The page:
Also, we don’t have much good exhibition in China now, very few.

 

Q: According to my knowledge, you are quite clear-cut in some of your art works. Intentional or not, you play a role in this bigger environment.

 

A: Since you mentioned politics, I have another point of view. I think our environment has casted some restriction to art in an explicit way. There are something that you can’t say or do. So the bigger environment as I see it still has a long way to go. But this kind of thing is actually extremely harmful to art making, because it defines some untouchable zones. It’s not like we are advocating for artist-as-social-activist or artist-making-political-statement, certainly not. But this situation is apparently unfree, everybody understands that. Personally speaking, I now have a strong feeling that this lack of freedom has crippled my work, I find it hard to reach out to a wider range and to follow where my heart leads me to. This is a big problem for me, but I’m at my wit’s end, and I don’t have enough courage to break away from it. These things are abstract and it’s impossible to have a definitive view on it. After all, art work is the superficial manifestation of fundamental ideas, and these ideas are naturally connected with politics and the view on society and power. They are, however, not allowed to be presented in art, so they ended up in the form of casual chatting rather than being manifested through the relation between different works of art. This is such a morass, there’s no freedom at all. Somehow it doesn’t really matter if you are not aware of this absence of freedom, but when you encounter such things, you’ll feel sad about the fact that we are not even aware of the invalidity of this approach in the past few decades. One stupid way of looking at it is to take it as one possibility which has been shunning you all the time, so you keep waiting. I have to say this kind of thinking is almost getting pervert.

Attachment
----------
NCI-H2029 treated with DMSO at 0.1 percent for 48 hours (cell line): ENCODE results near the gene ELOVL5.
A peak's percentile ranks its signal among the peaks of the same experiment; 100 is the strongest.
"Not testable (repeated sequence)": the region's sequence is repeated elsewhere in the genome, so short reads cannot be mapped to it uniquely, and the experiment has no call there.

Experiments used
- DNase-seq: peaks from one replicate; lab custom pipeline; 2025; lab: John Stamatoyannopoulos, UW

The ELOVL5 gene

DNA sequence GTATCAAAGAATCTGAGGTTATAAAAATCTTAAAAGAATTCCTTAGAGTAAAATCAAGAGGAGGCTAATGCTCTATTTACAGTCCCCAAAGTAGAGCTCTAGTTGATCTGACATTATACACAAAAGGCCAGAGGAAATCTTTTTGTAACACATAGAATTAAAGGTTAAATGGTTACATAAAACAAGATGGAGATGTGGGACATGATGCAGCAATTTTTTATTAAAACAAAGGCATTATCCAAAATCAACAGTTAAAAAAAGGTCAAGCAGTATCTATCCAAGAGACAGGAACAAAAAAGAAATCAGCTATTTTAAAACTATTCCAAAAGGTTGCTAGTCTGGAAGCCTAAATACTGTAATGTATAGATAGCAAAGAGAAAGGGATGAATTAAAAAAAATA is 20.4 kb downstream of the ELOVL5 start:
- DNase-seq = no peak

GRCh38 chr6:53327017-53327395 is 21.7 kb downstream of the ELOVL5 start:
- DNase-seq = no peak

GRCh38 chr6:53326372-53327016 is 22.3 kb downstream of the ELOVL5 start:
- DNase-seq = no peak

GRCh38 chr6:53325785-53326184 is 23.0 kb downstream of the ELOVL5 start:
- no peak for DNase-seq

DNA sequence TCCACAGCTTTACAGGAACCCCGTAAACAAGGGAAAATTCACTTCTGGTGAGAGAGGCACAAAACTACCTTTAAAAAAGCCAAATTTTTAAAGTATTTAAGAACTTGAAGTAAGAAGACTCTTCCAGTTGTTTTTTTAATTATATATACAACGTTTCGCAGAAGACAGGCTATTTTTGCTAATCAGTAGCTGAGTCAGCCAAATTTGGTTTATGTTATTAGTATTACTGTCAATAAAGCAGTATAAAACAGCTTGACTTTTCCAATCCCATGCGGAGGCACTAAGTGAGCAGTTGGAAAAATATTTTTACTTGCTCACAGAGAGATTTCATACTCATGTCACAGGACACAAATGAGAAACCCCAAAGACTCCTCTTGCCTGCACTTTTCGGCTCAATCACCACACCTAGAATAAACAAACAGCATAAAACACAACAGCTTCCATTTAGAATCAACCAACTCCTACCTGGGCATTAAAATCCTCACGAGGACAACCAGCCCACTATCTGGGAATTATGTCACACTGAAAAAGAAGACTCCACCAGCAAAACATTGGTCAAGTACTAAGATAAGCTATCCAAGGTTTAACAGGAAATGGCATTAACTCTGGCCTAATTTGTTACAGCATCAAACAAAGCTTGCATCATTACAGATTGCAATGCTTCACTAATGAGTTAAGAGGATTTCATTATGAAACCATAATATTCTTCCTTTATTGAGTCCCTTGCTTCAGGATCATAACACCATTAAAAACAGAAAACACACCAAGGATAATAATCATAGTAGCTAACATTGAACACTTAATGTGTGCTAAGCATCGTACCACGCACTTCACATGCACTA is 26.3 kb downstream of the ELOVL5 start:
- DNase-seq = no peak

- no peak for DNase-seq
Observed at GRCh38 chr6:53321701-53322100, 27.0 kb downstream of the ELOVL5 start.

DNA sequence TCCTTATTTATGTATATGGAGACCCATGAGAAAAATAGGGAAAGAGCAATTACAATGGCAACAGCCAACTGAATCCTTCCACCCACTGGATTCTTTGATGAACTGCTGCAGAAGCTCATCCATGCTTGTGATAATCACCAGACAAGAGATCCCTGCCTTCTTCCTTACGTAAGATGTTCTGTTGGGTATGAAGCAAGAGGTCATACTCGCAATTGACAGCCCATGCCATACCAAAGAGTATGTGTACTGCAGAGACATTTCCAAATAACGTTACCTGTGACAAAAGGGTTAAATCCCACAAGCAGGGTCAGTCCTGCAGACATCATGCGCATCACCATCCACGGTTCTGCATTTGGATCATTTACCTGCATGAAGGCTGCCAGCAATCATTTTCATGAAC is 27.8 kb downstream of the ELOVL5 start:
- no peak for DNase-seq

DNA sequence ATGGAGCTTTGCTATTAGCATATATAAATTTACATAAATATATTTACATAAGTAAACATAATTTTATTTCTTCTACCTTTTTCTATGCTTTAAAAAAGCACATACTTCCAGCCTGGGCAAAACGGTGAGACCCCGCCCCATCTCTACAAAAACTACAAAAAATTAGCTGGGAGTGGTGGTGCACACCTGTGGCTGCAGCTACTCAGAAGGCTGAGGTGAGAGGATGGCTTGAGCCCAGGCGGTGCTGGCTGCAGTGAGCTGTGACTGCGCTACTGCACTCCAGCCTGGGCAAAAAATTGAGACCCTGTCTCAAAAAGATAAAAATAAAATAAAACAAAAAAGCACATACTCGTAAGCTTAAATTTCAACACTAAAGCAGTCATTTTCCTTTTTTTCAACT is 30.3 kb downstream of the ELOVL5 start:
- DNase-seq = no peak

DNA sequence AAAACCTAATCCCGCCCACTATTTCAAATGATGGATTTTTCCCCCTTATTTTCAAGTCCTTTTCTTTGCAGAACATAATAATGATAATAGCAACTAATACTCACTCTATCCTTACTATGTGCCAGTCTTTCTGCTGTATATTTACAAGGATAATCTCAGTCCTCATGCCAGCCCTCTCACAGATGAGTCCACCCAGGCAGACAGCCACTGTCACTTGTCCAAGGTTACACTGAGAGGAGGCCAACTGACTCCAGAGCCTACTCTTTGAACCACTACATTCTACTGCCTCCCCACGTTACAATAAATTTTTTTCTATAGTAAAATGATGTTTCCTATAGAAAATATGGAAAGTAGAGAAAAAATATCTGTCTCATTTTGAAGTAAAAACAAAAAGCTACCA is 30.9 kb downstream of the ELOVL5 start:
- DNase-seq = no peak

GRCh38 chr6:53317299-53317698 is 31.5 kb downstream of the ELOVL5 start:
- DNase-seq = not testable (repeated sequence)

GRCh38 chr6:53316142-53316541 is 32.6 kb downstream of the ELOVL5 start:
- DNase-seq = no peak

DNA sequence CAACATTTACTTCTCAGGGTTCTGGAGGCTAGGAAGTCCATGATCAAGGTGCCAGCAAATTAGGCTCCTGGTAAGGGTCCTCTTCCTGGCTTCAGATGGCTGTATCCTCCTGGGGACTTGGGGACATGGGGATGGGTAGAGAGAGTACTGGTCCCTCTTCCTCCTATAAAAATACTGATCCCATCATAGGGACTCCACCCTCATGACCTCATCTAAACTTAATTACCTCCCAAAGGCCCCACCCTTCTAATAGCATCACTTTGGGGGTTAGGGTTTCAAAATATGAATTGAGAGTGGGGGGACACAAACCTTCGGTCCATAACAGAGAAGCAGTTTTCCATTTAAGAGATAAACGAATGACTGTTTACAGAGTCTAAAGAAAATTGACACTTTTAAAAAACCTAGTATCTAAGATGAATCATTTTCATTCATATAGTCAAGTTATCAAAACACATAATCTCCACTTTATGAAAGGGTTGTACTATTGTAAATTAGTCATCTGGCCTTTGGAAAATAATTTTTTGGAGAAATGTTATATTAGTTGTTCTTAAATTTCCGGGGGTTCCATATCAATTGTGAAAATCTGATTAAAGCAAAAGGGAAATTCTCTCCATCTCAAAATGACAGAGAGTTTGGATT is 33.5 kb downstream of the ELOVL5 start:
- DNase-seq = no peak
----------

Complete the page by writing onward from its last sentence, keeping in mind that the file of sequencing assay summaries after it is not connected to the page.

Q: It’s pessimistic.

 

A: No it’s not pessimistic. For instance, some people criticize the urban architecture and planning in China for their ugliness, but for me, the better approach to this phenomenon would be ‘to see how ugly they can be.’ Both me and my ideas change along with the environment, so it’s hard to have anything fixed. The reality in China as a whole is too powerful, Chinese artists are doing useless labour, they are too weak.

 

Q: You think artists’ endeavour are labouring in a useless way?

 

A: From a larger perspective, you’ll see how unexciting the whole scene is. No reaction. Artists are working in the scene, and everybody is criticizing that we don’t have really good abstract art tradition, but many of these criticism are fake and hypocritical. What can you do? Not much, really. So better forget about it.

 

Q: You follow your interests when doing art, and you think sensibility is very important for an artist, right?

 

A: Yes, basically I just do whatever I feel like doing. We should try to free ourselves from the limitation of art, after all, it’s you who’s making art, not the other way around.